The first obstacle was a wooden bridge, complete with railings. In a normal year, there would be a little bit of water running under the bridge, but it's been horribly dry. The bridge was deliberatly built to maximize the noise a wooden bridge would normally make. Some of the horses spooked and refused to cross, but my Dancer walked right over it with no hesitation!

The second obstacle was a set of "steps" that the horses walke up and down. They are horse sized and made of earth, and not very tall. Again, some horses refused it, but Dancer and I crossed with no issues.

Dancer and I on 06-25-11 trail ride at Prague Lake.jpg

The third obstacle was a "teeter totter." I didn't try to ride Dancer over the teeter totter - I wasn't comfortable with that one myself, and Dancer was starting to show her butt about that time. I should have listened to her - she was getting tired (we'd ridden about two miles by then) and with the extra weight she was carrying, we should have turned back. Our rest point was only a little further, so I thought we'd try to get there, but Dancer didn't know that her chance at rest was only a little further, and she wanted to turn around.

After she really started getting fussy (she sure has reverse down pat - but I don't think she could have bucked if she had to!), I decided to dismount and lead her for a while. Note to self: Short fat women who ride fairly tall (15HH) horses should never dismount on a slope - especially on the downhill side of the horse. My left ankle buckled and I twisted my right knee. Not a huge deal - I could walk with minimal pain, so we started off - going the wrong way, of course. I should have headed back, but stupidly thought I'd press on to the rest area. (I do need to mention that daughter stayed behind with me - I'm so glad she didn't get mad that I couldn't make the whole ride!)

We decided to turn around and head back before long, though. After we had walked about 1/2 mile, I thought we'd stop to rest (note to self - do NOT trust that daughter will remember to pick up the saddle bags with water in them!) While resting, I thought I'd try to get Dancer to flex a little for me. She did okay, but I wasn't paying enough attention, and when she stepped backward a bit, she stepped on top of my left foot. Ouch! Again, not a major injury. After walking a few steps, the pain subsided to a dull throb and we walked on back the trail a ways.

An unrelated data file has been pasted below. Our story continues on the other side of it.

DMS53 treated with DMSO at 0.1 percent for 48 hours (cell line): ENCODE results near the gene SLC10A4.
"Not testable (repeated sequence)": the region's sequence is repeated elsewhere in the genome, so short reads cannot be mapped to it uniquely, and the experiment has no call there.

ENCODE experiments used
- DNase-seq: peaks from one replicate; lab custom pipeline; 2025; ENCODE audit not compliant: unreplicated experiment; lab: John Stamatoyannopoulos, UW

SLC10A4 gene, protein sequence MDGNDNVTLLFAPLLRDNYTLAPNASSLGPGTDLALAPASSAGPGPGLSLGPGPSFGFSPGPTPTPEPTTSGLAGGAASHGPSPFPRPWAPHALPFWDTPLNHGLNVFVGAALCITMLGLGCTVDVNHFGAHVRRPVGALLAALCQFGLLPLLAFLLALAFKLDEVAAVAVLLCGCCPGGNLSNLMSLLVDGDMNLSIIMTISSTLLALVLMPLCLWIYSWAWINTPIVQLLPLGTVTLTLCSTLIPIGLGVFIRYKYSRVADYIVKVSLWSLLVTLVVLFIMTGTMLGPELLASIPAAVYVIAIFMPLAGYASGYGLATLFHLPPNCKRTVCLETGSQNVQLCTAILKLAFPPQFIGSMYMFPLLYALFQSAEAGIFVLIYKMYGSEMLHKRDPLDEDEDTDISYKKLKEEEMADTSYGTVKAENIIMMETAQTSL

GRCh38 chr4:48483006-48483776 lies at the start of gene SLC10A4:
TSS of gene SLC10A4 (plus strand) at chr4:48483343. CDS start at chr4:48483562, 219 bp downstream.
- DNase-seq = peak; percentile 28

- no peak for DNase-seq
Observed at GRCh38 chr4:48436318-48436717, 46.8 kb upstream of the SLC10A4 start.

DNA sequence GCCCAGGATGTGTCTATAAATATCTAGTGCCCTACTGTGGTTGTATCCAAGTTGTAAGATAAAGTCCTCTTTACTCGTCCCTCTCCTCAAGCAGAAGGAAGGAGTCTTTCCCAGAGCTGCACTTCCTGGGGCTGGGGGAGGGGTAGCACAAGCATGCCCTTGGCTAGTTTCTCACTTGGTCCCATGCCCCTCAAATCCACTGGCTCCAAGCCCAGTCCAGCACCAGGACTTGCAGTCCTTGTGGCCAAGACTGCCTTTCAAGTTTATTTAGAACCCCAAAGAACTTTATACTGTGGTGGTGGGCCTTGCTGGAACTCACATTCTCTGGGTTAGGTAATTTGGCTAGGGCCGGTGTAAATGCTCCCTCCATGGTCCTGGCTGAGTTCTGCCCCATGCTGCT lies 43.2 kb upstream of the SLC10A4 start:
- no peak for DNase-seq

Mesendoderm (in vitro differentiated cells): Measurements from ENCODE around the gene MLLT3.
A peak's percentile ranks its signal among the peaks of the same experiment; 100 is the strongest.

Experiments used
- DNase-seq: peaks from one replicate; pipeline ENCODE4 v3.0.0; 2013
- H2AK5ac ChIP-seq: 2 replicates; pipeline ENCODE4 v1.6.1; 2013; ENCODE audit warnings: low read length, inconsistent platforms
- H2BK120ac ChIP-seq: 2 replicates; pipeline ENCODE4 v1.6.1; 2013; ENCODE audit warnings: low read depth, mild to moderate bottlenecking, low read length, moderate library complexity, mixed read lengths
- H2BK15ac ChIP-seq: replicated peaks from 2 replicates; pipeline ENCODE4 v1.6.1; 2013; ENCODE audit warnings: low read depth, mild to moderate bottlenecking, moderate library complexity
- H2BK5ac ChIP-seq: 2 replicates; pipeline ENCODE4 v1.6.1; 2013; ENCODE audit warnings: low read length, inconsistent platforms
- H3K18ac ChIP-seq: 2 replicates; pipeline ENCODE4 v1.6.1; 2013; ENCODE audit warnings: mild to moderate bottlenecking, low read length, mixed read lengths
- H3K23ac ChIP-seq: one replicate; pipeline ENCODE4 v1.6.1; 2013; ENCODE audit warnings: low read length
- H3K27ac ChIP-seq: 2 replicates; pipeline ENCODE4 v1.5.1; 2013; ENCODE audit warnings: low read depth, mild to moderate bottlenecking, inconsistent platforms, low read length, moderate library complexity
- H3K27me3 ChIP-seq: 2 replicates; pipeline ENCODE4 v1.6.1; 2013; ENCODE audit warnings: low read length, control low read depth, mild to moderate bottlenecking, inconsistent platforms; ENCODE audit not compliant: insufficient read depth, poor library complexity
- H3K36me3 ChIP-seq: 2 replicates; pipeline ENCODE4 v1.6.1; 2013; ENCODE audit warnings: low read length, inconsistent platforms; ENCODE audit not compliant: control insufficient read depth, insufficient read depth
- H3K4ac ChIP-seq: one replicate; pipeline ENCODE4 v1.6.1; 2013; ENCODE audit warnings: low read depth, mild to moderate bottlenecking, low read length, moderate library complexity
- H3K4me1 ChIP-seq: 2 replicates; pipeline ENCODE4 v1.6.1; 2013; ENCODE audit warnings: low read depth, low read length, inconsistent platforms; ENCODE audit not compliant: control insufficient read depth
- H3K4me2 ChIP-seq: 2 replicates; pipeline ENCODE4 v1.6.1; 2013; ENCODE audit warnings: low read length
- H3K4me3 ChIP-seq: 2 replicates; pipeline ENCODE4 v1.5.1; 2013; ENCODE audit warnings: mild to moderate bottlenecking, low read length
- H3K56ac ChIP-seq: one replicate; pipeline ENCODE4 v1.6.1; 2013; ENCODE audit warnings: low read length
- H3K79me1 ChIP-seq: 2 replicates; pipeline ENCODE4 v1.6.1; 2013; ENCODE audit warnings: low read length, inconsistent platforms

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    07-03-2011, 11:38 AM
  #2
dee
Started
The rest of the story

About a mile from the trail head, our group caught back up with us on their return leg. I figured Dancer had rested - she was no longer sweaty, so I looked around for a spot I could use as a makeshift mounting block. We were near a steep sided ravine, and it looked like the perfect place. The trail itself was gently sloped, but it had been cut that way, leaving high embankements on either side. I stood on an embankement and daughter tried to lead Dancer to where I was standing. Dancer would walk up to the right spot...almost. Each time, she was just a tad too far away. Another friend tried to push her rear over, and eventually, Dancer was pushed and cajoled into the correct position. As usual, she stood like a rock - the embankment? Not so much. There was a bit of an overhang where I was, and just as I started to climb on, it gave way. Somehow, I landed face first in the dirt up underneath Dancer!

I remember hearing a lot of screaming (believe it or not, it wasn't me!). Daughter said Dancer stood stock still until I landed, then looked around at me as if to say what the @!#! Are you doing down there? Dancer carefully stepped away from me, but turned around and kept her head near mine (idiot horse). I knew that the third injury wasn't quite so minor - I heard a loud crack when I landed, so I knew I broke something, but wasn't sure what. When I tried to get up, I knew what it was. Fortunately, it was just a foot. Between daughter, friend, and the stirrup from a suddenly cooperative Dancer, I managed to stand up and walk over to the side of the trail, where the embankement was a good height to sit on.